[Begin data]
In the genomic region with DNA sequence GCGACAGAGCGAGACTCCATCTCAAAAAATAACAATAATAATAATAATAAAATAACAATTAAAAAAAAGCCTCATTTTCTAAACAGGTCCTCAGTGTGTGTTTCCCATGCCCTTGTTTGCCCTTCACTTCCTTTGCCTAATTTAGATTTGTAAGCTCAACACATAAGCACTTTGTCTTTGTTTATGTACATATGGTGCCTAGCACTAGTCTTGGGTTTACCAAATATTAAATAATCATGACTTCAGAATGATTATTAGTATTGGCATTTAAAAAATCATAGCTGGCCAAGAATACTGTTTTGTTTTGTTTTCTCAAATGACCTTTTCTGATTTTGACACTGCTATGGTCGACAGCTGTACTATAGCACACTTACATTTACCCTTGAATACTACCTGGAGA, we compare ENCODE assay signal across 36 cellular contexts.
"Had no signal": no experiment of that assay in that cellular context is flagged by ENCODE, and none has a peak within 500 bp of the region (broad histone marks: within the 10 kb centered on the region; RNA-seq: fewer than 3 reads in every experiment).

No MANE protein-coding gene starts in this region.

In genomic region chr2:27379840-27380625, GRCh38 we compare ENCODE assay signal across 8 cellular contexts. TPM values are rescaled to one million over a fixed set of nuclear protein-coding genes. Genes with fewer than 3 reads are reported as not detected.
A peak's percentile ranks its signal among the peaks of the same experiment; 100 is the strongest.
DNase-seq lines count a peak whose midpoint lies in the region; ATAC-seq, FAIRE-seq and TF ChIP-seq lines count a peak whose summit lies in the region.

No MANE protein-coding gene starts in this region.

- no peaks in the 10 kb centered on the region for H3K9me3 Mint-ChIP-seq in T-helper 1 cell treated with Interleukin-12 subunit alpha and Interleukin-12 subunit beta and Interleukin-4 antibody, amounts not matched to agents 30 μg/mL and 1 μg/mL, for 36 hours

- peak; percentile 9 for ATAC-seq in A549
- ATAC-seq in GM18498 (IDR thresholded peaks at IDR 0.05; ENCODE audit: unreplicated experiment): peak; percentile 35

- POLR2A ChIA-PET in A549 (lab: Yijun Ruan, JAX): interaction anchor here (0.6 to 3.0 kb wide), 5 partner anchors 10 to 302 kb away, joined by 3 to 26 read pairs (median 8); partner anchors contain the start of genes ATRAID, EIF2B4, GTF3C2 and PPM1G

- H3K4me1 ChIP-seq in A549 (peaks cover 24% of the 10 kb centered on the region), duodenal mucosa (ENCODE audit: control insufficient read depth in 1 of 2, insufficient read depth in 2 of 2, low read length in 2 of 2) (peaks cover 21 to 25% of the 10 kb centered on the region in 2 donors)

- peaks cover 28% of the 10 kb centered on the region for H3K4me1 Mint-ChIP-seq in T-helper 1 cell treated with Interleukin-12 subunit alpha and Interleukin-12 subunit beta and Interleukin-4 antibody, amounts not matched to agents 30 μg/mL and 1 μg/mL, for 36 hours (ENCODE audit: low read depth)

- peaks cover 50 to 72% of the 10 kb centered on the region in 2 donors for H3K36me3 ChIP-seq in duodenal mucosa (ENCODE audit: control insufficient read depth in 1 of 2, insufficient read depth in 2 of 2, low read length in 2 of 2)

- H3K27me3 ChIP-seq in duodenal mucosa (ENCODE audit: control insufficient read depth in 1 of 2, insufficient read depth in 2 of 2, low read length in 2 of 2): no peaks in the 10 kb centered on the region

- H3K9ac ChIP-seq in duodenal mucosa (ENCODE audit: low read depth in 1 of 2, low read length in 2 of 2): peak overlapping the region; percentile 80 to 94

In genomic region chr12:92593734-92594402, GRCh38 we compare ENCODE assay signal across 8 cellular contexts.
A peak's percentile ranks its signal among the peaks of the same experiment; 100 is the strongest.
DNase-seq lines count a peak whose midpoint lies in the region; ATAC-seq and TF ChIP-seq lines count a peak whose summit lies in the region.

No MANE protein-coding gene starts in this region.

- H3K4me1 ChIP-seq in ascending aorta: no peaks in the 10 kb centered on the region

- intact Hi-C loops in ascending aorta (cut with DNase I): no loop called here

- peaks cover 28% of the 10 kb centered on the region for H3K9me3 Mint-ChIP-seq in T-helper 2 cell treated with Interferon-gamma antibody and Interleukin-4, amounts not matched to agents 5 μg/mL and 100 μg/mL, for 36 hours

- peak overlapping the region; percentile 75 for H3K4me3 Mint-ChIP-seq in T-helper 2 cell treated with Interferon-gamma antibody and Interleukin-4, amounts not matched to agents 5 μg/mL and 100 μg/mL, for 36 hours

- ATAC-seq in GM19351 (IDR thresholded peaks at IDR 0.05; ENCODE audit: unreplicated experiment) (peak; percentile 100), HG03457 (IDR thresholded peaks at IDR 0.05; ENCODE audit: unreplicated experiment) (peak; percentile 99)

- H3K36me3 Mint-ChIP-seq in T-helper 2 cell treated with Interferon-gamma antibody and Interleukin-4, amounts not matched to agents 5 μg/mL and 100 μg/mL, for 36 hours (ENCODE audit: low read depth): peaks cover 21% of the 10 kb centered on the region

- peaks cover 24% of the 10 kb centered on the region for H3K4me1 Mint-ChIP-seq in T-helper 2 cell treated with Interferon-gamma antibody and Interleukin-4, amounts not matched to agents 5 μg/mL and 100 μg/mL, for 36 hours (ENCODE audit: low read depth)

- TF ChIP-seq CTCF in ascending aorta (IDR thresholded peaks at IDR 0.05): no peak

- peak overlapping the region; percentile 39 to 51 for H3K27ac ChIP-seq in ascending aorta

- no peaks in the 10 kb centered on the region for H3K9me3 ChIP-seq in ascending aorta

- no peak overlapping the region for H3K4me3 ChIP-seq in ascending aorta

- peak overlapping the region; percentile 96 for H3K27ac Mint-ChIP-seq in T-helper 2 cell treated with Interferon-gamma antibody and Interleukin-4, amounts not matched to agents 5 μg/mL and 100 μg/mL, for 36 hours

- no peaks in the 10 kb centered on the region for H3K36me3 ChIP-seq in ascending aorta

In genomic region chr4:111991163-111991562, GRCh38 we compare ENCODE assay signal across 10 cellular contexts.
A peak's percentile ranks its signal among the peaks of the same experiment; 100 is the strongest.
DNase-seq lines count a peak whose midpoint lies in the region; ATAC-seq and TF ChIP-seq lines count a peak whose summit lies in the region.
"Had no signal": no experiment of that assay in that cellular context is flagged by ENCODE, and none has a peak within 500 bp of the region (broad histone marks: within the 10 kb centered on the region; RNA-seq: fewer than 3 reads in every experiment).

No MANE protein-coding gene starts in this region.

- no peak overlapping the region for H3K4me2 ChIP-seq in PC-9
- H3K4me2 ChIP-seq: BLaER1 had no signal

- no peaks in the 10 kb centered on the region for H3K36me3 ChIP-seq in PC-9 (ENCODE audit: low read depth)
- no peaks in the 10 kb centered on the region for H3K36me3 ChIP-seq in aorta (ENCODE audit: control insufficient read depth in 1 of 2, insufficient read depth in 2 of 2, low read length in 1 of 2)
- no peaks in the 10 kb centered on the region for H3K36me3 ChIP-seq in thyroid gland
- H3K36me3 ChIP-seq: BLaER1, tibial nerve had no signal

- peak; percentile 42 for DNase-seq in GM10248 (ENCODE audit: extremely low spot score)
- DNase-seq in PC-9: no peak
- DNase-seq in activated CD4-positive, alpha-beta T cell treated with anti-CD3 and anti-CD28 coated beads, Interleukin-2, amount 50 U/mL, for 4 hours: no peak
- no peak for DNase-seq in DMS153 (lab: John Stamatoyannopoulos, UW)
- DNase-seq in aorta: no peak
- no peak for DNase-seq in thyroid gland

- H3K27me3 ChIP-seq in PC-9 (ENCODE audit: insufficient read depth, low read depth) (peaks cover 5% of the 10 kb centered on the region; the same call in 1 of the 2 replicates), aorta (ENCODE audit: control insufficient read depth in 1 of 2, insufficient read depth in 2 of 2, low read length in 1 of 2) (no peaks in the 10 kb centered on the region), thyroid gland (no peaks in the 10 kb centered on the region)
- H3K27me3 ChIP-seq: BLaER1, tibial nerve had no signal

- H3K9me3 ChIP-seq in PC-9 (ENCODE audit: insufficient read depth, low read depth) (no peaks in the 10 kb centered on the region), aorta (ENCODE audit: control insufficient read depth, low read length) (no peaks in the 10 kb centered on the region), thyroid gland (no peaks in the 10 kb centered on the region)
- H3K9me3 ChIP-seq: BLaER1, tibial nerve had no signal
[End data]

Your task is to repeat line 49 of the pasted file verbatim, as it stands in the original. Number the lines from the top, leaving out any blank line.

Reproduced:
- DNase-seq in aorta: no peak